Instead of shrinking into silence as the online mobs wanted her to, she raised her voice and spoke out against this vicious online culture and for making the internet a safer place for everyone.
WHAT WE'RE READING: IGEN AND TECHNOLOGY
San Diego State Psychology Professor Jean Twenge has been studying the impact of mobile technology on kids for nearly two decades. IGen refers to the generation of kids born in the mid-1990s, and they are the first generation to grow up with mobile phones accessible on a daily basis.
Professor Twenge's new book, released August 22nd, explores the issues raised by this generation's habitual use of technology, including the surprising impact technology is having on the disposition of teenagers.
Zero to One: Notes on Startups, or How to Build the Future, Peter Thiel
“Peter Thiel has built multiple breakthrough companies, and Zero to One shows how.”
- Elon Musk, CEO of SpaceX and Tesla
Peter Thiel is an entrepreneur and investor. He started PayPal in 1998, led it as CEO, and took it public in 2002, defining a new era of fast and secure online commerce. In 2004 he made the first outside investment in Facebook, where he serves as a director. The same year he launched Palantir Technologies, a software company that harnesses computers to empower human analysts in fields like national security and global finance. He has provided early funding for LinkedIn, Yelp, and dozens of successful technology startups, many run by former colleagues who have been dubbed the “PayPal Mafia.” He is a partner at Founders Fund, a Silicon Valley venture capital firm that has funded companies like SpaceX and Airbnb. He started the Thiel Fellowship, which ignited a national debate by encouraging young people to put learning before schooling, and he leads the Thiel Foundation, which works to advance technological progress and long- term thinking about the future.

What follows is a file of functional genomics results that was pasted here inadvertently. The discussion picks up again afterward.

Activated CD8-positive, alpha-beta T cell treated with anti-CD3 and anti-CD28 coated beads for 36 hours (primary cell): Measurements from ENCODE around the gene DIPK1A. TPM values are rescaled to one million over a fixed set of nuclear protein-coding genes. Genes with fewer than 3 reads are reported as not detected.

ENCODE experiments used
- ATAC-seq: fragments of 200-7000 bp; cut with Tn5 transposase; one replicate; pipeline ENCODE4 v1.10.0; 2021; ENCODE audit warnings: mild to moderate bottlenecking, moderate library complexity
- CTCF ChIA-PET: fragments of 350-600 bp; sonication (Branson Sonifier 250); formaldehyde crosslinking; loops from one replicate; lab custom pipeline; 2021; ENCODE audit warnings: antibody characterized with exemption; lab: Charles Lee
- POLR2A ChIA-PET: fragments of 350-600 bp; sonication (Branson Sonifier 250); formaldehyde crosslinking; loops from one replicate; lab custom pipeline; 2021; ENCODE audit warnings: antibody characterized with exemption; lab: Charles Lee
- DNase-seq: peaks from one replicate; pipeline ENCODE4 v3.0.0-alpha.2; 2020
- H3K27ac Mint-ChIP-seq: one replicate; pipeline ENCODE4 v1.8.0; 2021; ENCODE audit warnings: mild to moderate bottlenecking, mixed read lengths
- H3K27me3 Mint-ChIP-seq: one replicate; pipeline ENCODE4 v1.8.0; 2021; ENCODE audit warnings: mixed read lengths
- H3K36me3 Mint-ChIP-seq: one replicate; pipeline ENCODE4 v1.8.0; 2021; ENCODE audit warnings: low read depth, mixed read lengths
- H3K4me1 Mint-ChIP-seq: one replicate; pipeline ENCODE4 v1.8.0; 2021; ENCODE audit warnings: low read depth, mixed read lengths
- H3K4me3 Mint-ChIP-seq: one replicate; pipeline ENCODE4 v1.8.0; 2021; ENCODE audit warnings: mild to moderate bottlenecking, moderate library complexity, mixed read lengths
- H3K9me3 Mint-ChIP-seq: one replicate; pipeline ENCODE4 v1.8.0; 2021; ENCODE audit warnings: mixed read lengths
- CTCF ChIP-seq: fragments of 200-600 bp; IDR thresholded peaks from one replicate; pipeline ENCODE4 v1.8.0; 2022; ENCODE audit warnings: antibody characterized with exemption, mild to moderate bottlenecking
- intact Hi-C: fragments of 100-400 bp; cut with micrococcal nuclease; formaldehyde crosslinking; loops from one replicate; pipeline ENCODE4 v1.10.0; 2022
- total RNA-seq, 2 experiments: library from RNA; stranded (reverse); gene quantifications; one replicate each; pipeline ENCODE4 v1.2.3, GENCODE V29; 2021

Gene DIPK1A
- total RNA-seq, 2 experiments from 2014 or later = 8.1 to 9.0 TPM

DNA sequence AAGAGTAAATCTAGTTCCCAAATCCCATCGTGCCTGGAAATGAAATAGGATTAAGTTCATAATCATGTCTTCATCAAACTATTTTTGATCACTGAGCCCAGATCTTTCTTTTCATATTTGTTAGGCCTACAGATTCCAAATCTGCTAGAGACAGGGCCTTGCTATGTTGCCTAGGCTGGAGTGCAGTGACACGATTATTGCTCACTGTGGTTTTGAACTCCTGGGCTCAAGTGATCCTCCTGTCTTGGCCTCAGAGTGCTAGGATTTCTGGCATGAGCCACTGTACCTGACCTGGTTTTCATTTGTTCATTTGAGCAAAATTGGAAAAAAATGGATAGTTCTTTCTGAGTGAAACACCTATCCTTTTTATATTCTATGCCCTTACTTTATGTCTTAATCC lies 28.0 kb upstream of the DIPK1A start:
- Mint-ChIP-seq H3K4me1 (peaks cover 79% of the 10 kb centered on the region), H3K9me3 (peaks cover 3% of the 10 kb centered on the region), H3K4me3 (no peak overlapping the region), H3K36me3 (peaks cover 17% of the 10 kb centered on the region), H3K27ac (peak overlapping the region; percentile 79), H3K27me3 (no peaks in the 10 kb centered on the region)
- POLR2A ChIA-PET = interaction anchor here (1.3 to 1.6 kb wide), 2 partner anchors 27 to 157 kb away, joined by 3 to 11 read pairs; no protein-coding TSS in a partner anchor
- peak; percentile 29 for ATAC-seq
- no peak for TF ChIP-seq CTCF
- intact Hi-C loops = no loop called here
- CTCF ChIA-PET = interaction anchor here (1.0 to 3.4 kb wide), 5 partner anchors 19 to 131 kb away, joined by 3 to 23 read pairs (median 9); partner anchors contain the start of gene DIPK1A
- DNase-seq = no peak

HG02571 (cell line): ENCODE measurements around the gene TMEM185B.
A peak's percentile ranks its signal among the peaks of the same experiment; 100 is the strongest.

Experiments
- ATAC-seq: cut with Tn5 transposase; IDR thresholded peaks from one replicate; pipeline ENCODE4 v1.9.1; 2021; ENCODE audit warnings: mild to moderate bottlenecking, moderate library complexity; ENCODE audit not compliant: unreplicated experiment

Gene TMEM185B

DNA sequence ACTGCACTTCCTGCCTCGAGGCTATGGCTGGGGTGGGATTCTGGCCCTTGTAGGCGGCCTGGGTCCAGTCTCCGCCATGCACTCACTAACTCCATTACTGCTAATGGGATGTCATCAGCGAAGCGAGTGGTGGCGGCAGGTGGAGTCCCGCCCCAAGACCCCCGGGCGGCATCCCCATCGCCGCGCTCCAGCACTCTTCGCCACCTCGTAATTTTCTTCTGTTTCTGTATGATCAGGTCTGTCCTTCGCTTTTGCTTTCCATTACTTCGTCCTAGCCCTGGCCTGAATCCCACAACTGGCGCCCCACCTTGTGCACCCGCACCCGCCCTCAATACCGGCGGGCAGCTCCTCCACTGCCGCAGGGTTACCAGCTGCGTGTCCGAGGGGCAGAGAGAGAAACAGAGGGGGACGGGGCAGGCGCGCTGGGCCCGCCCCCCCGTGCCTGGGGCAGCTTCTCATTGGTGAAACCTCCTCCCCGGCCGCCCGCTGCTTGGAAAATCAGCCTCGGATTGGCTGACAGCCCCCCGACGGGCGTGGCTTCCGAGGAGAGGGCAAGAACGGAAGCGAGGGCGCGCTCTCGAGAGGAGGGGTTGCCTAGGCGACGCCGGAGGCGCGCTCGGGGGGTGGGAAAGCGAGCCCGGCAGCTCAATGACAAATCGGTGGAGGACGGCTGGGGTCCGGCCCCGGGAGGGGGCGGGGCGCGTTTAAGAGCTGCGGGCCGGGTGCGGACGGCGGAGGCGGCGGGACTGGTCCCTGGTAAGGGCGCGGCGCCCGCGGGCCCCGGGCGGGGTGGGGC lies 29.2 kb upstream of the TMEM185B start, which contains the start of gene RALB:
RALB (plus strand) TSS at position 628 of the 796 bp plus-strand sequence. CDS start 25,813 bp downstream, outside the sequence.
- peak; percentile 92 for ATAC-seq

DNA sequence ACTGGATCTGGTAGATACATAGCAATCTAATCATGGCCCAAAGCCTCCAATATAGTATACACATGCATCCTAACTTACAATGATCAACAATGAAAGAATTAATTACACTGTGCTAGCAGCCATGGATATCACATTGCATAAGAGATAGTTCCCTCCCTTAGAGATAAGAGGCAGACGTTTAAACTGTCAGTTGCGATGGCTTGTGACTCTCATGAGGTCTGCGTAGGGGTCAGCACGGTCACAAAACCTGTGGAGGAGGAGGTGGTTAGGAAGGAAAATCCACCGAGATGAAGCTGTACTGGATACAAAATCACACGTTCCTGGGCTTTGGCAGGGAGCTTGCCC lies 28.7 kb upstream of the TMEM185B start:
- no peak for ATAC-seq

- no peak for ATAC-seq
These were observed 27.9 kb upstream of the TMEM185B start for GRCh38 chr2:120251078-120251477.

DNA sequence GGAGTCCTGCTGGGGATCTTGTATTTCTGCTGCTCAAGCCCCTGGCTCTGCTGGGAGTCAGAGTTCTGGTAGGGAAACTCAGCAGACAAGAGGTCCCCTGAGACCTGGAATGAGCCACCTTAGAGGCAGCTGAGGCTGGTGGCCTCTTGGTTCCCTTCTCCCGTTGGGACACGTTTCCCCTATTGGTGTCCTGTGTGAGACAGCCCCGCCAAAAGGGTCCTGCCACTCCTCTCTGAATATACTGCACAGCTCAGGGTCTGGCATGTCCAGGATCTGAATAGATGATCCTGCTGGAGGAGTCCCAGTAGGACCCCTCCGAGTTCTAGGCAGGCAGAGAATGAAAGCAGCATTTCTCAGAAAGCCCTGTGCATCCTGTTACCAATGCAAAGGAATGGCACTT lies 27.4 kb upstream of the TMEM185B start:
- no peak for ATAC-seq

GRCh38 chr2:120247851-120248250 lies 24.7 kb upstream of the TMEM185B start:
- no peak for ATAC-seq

Before Disrupting Healthcare, Pallav Sharda
Pallav Sharda is a healthcare entrepreneur with more than a decade of experience in health information technology. Pallav put that experience to work creating insights for future entrepreneurs entering the complex healthcare space in his book, "Before Disrupting Healthcare: What Innovators Need to Know."
The book is CTC's selection as Book of the Month for February 2017.
Pallav went Inside the Founder's Studio to talk about the book, as well as entrepreneurship in health, and much more in our wide-ranging discussion. This episode of "Inside the Founder's Studio" is available in CTC's PODCAST ARCHIVE.
CTC ORIGINAL RESEARCH
California Tool Works: Incubation and Acceleration in the Cauldron of Innovation
Accelerators and incubators play a vital role in the state’s innovation ecosystem. Startups often find incubators and accelerators attractive as they go through the pains and pitfalls of early success and failure. As the model has proliferated, accelerators have become the epitome of an industrialized process: startups churned out in volume through an assembly line.
For Further Reading